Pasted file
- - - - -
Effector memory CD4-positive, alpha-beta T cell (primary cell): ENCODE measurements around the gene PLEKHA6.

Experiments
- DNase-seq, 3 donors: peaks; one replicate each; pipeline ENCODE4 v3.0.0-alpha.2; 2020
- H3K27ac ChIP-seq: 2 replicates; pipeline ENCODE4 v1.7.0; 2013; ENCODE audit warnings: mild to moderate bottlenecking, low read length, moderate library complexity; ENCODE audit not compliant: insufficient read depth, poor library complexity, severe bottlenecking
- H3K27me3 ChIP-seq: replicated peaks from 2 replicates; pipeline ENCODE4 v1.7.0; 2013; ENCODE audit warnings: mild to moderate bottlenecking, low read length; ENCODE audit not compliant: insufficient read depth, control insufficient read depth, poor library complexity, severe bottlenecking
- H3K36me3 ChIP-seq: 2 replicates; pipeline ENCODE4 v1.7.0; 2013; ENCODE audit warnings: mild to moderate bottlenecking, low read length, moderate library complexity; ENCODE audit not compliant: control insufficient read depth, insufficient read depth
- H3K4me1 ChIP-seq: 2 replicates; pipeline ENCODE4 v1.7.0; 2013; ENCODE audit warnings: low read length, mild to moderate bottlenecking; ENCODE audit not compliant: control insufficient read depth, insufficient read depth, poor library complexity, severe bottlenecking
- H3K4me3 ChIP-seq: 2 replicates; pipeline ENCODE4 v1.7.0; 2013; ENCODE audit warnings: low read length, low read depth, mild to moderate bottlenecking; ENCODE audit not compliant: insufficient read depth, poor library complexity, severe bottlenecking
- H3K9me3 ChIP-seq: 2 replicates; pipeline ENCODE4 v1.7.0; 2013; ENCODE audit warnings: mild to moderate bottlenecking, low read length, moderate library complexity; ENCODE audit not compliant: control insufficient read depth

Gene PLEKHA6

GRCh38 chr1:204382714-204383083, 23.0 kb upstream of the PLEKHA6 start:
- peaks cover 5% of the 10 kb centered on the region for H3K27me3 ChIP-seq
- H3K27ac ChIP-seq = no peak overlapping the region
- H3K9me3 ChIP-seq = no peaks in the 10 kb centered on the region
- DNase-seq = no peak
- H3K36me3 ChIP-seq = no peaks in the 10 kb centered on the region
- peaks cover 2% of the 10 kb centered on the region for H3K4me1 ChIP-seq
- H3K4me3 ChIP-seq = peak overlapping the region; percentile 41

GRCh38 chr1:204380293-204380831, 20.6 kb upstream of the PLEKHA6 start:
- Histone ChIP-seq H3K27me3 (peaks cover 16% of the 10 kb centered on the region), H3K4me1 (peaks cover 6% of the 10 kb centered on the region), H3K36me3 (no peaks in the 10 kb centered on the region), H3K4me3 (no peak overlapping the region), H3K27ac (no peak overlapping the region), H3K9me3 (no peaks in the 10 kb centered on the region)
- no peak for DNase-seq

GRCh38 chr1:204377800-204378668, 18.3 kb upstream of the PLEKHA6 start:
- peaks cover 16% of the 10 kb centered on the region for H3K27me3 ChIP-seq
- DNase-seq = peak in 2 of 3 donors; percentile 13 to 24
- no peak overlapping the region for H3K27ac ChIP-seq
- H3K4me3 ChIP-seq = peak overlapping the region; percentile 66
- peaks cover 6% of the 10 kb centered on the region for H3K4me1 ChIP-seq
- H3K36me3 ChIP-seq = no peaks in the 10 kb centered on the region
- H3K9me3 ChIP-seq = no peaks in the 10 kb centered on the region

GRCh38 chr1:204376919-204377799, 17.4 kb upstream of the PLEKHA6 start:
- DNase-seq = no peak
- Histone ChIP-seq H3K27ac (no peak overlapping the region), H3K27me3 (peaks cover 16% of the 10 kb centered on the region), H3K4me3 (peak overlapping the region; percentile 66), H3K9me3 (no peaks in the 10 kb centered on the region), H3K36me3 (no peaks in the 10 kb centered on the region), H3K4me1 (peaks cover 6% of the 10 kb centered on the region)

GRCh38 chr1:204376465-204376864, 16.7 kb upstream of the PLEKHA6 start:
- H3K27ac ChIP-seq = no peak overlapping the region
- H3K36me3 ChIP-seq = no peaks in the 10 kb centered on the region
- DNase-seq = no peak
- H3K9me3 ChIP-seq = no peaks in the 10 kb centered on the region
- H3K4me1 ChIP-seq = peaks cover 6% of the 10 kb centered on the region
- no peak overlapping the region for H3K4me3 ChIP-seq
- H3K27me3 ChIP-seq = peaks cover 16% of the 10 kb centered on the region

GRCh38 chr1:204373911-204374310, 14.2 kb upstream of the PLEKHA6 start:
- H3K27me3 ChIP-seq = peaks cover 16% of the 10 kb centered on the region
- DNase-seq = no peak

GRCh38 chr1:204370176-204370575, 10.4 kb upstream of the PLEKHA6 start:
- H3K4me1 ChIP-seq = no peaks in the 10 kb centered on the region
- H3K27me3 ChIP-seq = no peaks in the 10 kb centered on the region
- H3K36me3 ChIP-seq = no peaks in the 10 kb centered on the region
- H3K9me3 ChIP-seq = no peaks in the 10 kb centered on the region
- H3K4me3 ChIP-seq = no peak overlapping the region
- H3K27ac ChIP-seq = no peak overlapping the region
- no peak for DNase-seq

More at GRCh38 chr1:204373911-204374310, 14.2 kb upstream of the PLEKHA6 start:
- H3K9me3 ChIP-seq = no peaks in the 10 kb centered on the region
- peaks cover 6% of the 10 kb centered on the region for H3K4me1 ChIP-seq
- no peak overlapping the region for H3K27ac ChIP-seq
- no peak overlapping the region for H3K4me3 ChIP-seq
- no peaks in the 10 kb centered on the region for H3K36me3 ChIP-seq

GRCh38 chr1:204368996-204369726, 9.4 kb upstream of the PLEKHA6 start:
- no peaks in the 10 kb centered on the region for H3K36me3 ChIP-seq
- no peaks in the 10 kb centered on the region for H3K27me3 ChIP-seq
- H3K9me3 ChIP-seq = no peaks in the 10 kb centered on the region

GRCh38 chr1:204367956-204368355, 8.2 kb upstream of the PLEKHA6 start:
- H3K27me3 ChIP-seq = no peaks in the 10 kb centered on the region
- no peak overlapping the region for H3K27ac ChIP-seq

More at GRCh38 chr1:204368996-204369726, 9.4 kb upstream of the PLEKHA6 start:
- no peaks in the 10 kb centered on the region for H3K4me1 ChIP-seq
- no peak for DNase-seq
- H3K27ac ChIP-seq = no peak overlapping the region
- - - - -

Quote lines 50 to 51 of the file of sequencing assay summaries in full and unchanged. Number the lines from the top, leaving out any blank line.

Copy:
- H3K27ac ChIP-seq = no peak overlapping the region
- no peak for DNase-seq